despite the double-bluff of the discredited study seeming to vindicate it, hcq still does not work & is dangerous

Hydroxychloroquine does not cure COVID-19, say drug trial chiefs
Sarah Boseley, Groon, Jun 5 2020

Hydroxychloroquine (HCQ) does not work against COVID-19 and should not be given to any more hospital patients around the world, say the leaders of the biggest and best-designed trial of the drug, which experts will hope finally settle the question. Martin Landray, the deputy chief investigator of the Recovery trial and professor of medicine and epidemiology at Oxford University, said:

If you are admitted to hospital, don’t take hydroxychloroquine. It doesn’t work.

Many countries have permitted emergency use of the drug for COVID-19 patients in hospitals, following claims from a few doctors, including Didier Raoult in France, that it was a cure and the ensuing clamour from the public. Pres Trump backed the drug, saying it should be given to patients and later said he was personally taking it to protect himself from the virus. Landray said the hype should now stop. He said:

It is being touted as a game-changer, a wonderful drug, a breakthrough. This is an incredibly important result, because worldwide we can stop using a drug that is useless.

The first results from the Recovery trial, which has been testing seven therapies for COVID-19, swiftly followed the retraction of a paper in the Lancet medical journal on Thursday night that claimed HCQ was linked to an increased risk of death in COVID-19 patients. The authors of the paper withdrew it after the Pindo company Surgisphere refused to cooperate with an independent audit of the data it had supplied for the study. A Guardian investigation had showed serious errors in the data and raised questions about Surgisphere and its CEO. Supporters of the drug hailed the paper’s retraction, but the WHO and countries that have authorised use of the drug will now be looking again and are likely to change their position. The Recovery trial is a “gold standard” randomised controlled trial, designed to find an answer to a question by recruiting equal numbers of patients in similar circumstances either to take the drug or to take a placebo. Their doctors and the researchers do not know which ones are on the genuine trial drug. Because of the furore over the Lancet paper, the Medicines and Health-Care Products Regulatory Agency asked the trial’s independent monitoring board to look at the latest data. The board revealed the findings to the researchers, recommending the HCQ arm of the trial should be stopped. Since March, when the trial began, a total of 1,542 patients had been randomised to get HCQ, while 3,132 patients were randomised to usual care alone. Over 28 days, 25.7% of patients on HCQ died, compared with 23.5% of the others. The difference is not statistically significant. It could have arisen by chance. But the clear result is that HCQ did not work, said the researchers. Peter Horby, professor of emerging infectious diseases and global health at the University of Oxford, said they had informed the WHO, which had just restarted its HCQ trials after pausing them because of the Lancet paper. That was an observational study, comparing patients in hospitals who happened to have been treated with the drug with others who had not. He said:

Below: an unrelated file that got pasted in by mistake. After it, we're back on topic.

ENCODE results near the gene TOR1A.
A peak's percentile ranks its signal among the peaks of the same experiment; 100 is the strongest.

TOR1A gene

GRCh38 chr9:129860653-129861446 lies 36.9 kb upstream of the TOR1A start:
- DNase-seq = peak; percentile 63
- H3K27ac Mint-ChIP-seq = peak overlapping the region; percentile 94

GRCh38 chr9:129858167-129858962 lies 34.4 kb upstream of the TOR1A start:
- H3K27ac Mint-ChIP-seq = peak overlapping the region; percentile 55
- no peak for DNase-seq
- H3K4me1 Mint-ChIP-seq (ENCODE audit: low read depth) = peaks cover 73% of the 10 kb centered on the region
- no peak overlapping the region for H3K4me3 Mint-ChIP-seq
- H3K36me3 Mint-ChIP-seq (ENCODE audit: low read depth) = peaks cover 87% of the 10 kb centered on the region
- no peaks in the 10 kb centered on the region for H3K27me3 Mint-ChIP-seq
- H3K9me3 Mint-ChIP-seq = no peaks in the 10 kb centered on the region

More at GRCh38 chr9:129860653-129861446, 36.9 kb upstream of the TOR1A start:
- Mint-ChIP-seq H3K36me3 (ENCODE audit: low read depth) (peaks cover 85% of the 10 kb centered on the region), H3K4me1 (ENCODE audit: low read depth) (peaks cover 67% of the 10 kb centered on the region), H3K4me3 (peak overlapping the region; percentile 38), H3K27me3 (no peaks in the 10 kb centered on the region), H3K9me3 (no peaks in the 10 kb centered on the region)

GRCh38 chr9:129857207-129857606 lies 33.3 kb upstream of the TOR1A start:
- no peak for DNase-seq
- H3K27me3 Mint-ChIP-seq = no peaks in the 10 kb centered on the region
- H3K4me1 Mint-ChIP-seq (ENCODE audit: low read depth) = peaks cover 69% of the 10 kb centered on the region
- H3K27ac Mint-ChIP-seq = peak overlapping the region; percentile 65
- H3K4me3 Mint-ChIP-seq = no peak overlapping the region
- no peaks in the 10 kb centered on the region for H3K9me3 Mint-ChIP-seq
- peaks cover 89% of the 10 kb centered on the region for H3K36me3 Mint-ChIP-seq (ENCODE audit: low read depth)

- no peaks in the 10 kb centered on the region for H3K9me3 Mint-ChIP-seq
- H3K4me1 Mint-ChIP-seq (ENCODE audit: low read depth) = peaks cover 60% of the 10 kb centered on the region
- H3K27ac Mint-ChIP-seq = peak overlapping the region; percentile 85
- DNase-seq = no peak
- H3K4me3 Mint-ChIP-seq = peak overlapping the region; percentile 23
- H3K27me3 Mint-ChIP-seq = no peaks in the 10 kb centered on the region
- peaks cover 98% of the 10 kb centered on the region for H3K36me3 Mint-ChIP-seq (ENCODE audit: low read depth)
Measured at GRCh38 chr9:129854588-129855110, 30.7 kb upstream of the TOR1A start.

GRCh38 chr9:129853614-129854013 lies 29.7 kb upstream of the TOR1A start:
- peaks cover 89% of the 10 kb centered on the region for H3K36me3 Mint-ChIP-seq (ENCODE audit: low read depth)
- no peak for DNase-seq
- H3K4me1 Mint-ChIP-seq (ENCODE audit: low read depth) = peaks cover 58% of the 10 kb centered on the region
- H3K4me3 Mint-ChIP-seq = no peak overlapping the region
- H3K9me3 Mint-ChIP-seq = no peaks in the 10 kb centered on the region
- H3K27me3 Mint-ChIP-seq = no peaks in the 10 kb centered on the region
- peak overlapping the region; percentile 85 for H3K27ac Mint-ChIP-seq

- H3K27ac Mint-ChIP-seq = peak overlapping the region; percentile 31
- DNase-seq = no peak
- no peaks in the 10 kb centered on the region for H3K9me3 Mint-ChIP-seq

One of the key lessons we should learn historically is that making treatment decisions based on observational data is not the way forward.

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